6 Key Provisions of Marital Separation Agreements in Maryland
During a Maryland divorce, it is possible for the spouses to simplify the process and execute a marital separation agreement. If the spouses can reach mutual agreement on a number of important terms, then divorce can be as simple as signing a contract in Maryland.
While each marital separation agreement is different, most of these documents involve similar provisions. The following sections will provide an overview of six important provisions that appear in many marital separation agreements.
- Agreement to Separate and End Marriage
In this section, the spouses mutually agree to end their marriage and continue voluntary separation. After entering into the agreement, the spouses officially relinquish all marital rights. Execution of the agreement will sever marital duties and responsibilities as stated in the contract. However, the parties will remain legally married until a Judgment of Absolute Divorce is granted by the court.
- Disclosure or Waiver of Disclosure of Finances and Assets
In this section, the spouses must disclose all of their finances or waive such disclosure. This includes all shared marital property and individually owned assets. If the parties do not waive disclosure, then if either spouse fails to disclose all of their property and assets, it may jeopardize the marital separation agreement. Consequently, it is vital for each spouse to issue a complete disclosure of finances and assets.
Additionally, the spouses must agree on property division. Certain spouses liquidate all assets and divide the funds proportionally. Other spouses divide up personal property and assets on a case-by-case basis. Either way, the spouses must reach a mutual understanding and provide a written explanation in the marital separation agreement.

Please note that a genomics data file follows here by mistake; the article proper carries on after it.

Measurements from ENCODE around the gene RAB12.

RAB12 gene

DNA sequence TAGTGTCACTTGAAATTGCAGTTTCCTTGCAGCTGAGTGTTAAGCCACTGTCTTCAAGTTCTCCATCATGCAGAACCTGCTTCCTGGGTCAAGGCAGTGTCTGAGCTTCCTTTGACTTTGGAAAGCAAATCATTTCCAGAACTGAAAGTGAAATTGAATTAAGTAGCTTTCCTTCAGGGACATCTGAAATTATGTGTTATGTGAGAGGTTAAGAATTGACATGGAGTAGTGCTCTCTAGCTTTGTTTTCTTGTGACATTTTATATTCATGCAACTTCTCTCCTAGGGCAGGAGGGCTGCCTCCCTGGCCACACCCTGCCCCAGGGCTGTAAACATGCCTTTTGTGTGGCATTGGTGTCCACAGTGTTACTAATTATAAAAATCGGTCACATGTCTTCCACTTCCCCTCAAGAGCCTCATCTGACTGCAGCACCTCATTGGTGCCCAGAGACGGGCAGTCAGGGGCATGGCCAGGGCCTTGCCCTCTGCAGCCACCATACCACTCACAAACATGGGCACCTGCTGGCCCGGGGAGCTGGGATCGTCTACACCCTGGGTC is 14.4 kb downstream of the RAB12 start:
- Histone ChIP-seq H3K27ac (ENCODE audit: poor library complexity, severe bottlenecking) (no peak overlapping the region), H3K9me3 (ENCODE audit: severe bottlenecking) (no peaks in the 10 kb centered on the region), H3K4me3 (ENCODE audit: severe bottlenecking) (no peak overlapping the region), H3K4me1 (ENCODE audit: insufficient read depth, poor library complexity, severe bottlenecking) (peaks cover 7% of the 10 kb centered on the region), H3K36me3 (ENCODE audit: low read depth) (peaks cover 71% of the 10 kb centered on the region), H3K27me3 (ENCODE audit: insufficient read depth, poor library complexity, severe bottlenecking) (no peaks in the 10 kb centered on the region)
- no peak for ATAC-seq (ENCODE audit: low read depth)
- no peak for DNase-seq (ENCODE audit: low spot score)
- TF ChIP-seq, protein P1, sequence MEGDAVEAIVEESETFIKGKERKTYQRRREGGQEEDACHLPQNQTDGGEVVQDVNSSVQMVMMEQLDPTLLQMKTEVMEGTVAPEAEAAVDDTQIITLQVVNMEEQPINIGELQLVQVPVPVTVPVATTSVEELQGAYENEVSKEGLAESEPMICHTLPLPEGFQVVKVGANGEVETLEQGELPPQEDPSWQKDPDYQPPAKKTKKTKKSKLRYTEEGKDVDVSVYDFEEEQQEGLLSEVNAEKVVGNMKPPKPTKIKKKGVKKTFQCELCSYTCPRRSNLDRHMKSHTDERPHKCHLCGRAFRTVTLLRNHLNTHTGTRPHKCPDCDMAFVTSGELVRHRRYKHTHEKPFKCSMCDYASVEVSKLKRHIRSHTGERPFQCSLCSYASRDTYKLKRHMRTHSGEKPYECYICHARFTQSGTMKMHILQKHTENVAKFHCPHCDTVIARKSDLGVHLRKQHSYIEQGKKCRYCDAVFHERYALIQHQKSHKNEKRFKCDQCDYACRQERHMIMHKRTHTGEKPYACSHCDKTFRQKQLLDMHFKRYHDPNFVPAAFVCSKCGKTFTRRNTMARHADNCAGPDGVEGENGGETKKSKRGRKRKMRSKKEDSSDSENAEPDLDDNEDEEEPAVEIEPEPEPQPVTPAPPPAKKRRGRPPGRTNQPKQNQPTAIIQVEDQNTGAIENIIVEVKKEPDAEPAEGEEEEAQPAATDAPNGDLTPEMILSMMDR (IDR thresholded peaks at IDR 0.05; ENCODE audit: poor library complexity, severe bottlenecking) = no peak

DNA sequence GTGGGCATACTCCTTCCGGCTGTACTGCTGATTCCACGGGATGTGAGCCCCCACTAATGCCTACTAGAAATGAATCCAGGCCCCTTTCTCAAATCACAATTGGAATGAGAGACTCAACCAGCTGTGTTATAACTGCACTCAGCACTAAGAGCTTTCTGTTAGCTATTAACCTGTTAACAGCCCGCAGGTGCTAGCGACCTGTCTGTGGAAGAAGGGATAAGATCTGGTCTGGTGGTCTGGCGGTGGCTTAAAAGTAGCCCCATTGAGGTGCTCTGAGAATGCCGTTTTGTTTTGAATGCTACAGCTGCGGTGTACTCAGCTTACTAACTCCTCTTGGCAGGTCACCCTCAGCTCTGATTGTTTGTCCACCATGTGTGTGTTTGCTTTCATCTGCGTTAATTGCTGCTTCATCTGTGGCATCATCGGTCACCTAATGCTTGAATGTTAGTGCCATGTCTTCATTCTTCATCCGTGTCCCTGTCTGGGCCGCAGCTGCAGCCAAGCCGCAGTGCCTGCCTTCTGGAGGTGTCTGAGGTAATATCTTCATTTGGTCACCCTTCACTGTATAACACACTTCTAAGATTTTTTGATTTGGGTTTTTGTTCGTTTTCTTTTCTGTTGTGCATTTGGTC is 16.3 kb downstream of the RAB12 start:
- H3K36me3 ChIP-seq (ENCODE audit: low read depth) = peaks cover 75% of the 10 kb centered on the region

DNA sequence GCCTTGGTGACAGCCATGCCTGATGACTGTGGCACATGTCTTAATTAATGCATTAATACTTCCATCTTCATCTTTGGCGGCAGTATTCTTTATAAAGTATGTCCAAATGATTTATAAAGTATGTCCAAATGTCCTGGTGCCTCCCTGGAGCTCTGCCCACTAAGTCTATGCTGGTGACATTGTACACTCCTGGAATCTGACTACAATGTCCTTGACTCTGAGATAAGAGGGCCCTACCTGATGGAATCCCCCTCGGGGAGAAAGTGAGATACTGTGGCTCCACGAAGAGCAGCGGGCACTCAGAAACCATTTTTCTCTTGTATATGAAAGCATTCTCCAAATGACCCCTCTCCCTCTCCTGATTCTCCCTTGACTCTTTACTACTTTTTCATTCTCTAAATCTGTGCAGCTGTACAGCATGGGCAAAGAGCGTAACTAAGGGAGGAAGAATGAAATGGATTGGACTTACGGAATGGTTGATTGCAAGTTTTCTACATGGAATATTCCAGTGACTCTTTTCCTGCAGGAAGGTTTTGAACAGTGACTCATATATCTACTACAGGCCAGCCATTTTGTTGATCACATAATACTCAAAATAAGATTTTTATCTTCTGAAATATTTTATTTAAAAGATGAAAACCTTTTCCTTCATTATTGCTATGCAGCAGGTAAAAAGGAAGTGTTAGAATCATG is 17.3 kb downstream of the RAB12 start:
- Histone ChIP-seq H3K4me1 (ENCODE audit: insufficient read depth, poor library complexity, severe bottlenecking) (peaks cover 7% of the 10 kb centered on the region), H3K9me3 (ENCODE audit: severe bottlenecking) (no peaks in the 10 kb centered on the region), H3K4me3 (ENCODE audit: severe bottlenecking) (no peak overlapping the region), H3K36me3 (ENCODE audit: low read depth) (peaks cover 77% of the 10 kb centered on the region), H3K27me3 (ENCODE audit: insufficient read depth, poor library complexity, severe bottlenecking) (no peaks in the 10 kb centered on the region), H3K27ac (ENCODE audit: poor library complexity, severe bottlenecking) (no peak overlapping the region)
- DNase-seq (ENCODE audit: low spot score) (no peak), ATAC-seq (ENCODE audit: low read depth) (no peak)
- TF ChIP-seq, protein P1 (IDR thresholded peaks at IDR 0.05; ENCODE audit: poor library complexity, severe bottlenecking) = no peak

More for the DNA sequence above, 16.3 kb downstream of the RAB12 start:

- Disclosure or Waiver of Disclosure of Debts, Liabilities and Expenses
In this section, the spouses must disclose all of their debts, liabilities and expenses or agree to waive such disclosure. In most cases, each spouse agrees to pay their own debts. But in certain cases, the other spouse may assume responsibility for certain debts. If that is the case, the spouses must outline their understanding in the marital separation agreement.
- Alimony or Spousal Support
In this section, the spouses must detail their agreement concerning alimony or spousal support. If either spouse will receive support payments, the relevant details will appear in this section. Alternatively, if either spouse wishes to waive alimony or support, it will in writing in this section of the marital separation agreement.
- Child Custody and Visitation
In this section, the spouses must reach an agreement concerning child custody and visitation schedules. The spouses determine legal custody and where the children will live. For the non-custodial parent — with whom the children do not live — a detailed visitation schedule will account for weekdays, weekends, holidays and related considerations.
- Child Support and Healthcare
In this section, the spouses establish all responsibilities concerning child support and healthcare. If either spouse will pay child support, the amount and frequency of payments appear in this section. Additionally, the spouses must agree on the distribution of costs for health insurance and other medical care.
Contact Us Today for Help
If you are pursuing divorce and would like to consider a marital separation agreement, it can be exceedingly helpful to reach out to an adept family law attorney. The attorneys at Schlaich & Thompson, Chartered in Bel Air, Maryland, have more than 55 years of combined legal experience in matters of criminal defense and family law, including marital separation agreements. If you need legal help, contact us for an initial consultation.